I was also one of the fortunate ones to have Gil McDonald as my screenwriting teacher, and he taught me everything I know about writing. The most important part was that we should show and not tell, and most importantly not to write what the character is thinking or feeling, but instead only write their actions. That’s been my life savior really.
My directing instructors (Joe Burke, Nick Sivakumaran, and David Armstrong) all taught me everything else I know about filmmaking. All of these classes have really taught me that we’re all artists painting on a blank canvas, so we should just let our imagination run free. They taught me that cinema is the place where the impossible is done, where there’s no limitations, we just have to put in the work. Maybe that’s why I am the way I am today, because I never let anything stop my creativity. My instructors taught me that. Now I’m teaching you that. You’re welcome!
NYFA: What advice would you give to students just starting out at NYFA?
FB: First things first, read the answer to my previous question and if you’re at the LA Campus, find these instructors and befriend them. They’ll change your life I promise. Secondly, and please take this to heart: we’re all different, so don’t compare yourself to another artist. It’s easier said than done I know, but I promise you everyone is going through their own struggles and just because someone might seem to be better than you or have it better than you, please don’t put yourself down because you really have no idea what they had to go through to get there.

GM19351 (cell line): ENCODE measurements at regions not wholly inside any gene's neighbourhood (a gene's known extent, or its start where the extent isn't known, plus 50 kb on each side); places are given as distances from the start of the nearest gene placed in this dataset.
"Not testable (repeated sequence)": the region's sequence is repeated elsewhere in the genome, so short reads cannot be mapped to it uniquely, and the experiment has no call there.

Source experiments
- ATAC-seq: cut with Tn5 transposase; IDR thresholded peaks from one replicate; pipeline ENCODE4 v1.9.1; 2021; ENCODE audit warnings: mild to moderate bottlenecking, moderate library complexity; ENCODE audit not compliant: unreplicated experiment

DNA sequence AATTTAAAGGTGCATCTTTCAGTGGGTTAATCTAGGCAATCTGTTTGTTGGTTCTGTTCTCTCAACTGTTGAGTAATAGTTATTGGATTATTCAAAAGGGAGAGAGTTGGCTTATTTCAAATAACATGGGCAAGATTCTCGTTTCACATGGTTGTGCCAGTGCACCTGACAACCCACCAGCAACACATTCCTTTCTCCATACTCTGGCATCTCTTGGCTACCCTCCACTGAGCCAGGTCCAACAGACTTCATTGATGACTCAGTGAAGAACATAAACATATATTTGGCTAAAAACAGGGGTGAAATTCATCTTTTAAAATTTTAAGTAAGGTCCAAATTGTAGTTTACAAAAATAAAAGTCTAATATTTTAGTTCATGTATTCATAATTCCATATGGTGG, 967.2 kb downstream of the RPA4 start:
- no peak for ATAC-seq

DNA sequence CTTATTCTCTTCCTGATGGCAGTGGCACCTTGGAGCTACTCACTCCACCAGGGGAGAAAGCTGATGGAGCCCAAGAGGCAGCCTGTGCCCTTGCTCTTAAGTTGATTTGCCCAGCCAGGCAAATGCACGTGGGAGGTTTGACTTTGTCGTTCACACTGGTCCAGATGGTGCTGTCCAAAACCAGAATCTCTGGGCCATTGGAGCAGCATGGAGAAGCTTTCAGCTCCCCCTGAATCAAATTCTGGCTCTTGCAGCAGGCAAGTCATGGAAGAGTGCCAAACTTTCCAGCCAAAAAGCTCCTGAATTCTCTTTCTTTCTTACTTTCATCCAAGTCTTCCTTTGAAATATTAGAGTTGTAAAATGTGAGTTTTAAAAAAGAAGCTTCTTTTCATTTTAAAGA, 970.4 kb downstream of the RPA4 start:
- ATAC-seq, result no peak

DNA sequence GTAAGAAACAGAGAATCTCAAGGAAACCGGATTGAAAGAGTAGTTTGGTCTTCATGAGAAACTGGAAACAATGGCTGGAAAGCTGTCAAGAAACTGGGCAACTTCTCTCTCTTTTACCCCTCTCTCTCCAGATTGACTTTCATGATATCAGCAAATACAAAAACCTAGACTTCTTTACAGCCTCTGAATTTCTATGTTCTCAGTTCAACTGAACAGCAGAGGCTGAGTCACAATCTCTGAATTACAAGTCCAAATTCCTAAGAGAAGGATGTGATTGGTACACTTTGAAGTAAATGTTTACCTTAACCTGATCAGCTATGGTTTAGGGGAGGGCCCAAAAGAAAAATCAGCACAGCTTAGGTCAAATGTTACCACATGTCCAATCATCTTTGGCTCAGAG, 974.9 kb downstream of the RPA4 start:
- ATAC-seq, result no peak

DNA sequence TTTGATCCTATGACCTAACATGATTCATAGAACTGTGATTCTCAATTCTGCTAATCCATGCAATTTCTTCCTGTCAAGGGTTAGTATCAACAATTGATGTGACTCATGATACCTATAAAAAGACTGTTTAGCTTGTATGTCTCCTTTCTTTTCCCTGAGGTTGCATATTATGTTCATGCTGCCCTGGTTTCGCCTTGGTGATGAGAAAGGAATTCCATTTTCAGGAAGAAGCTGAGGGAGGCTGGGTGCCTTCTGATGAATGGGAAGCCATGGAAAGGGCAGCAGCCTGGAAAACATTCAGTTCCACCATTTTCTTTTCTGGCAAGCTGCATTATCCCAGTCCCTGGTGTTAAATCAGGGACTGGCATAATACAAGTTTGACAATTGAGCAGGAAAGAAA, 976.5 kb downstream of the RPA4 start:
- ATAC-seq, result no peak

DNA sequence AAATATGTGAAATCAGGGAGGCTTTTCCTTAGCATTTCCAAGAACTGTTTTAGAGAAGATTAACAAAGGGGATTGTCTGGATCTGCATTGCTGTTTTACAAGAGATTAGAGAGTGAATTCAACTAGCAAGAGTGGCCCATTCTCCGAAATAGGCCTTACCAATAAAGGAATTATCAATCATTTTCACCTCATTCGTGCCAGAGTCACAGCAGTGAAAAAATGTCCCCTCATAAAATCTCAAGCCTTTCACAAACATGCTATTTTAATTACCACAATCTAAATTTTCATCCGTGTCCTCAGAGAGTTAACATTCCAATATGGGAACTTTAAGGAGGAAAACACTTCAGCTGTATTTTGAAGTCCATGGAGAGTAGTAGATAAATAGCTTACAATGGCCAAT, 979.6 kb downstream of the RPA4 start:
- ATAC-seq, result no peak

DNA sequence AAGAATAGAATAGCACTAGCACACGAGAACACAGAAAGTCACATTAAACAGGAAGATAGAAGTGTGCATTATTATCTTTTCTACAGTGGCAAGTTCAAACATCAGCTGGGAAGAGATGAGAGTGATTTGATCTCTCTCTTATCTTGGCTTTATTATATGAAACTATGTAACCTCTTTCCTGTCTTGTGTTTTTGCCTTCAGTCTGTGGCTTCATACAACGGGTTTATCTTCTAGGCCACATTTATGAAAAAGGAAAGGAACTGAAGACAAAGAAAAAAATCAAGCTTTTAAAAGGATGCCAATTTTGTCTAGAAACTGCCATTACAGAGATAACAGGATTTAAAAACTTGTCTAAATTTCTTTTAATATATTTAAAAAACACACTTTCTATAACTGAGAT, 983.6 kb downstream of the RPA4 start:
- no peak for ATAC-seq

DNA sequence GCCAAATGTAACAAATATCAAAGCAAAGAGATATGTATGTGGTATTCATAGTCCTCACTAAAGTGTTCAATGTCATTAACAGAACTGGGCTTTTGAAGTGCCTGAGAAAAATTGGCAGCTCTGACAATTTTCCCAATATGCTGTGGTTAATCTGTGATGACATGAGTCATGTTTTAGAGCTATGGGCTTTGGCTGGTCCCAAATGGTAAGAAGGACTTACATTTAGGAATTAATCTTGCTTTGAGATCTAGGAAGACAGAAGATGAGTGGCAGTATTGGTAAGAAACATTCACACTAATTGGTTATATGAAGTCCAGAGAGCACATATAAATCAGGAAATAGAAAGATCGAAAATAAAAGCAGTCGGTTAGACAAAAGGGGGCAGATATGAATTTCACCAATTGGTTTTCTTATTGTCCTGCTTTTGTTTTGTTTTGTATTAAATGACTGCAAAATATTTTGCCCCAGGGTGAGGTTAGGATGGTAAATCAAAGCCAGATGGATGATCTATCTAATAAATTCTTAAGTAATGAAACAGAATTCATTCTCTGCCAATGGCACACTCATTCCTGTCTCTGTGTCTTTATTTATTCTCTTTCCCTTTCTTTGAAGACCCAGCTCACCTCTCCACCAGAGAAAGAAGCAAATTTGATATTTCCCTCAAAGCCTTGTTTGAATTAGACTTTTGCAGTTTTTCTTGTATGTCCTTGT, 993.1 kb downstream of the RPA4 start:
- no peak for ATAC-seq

So what if there’s someone in your class you think is a better writer than you? Go and read more scripts of films you like to learn more about the craft of screenwriting and become as good as them. So someone in class directed a great film and you’re jealous? Go and talk to that person. Ask them about the stuff you admired in the film, how they thought of it, the process. Go online and read trivia from directors from movies you like. Break down movies you like to understand them better.
Anyone can watch three movies a day, but you need to put in the behind-the-scenes work to actually grow. And don’t rush please, because we all grow at our own speed, okay? Also, be nice. Not just to your classmates, instructors too. They’re people just like you with feelings. Just trust me on this one—always be nice.
NYFA: Anything else you’d like to speak on?
FB: First day of class, ask for the club brochures and join a club! If there’s no club you like at NYFA, create one yourself. No, it’s not as time consuming as you think, or as lame. NYFA has the resources to make your stay at school more than amazing with their student led clubs, and as a founder and former president to one of NYFA’s coolest and I want to say all-time best (?) clubs, I know what I’m talking about. Join a club! I’d recommend the African Black American (ABA) Film Society at the LA Campus if you’re there. I’ve heard some great things about them.
The New York Film Academy thanks Filmmaking alum Furaha Bayibsa for taking the time to answer our questions and wishes her the best of luck as her career moves forward!
Producer and director Irene Méndez has been incredibly busy since graduating from New York Film Academy’s producing school, working on multiple films that have made several festivals and garnered a great deal of press and attention from the industry.
Méndez originally hails from Madrid, Spain. In 2016, she enrolled in the 1-year Producing conservatory at New York Film Academy (NYFA). While studying at NYFA’s New York city campus, acquiring strong project management skills as well as a hands-on filmmaking education from experienced industry professionals, Méndez completed production on several films in multiple roles.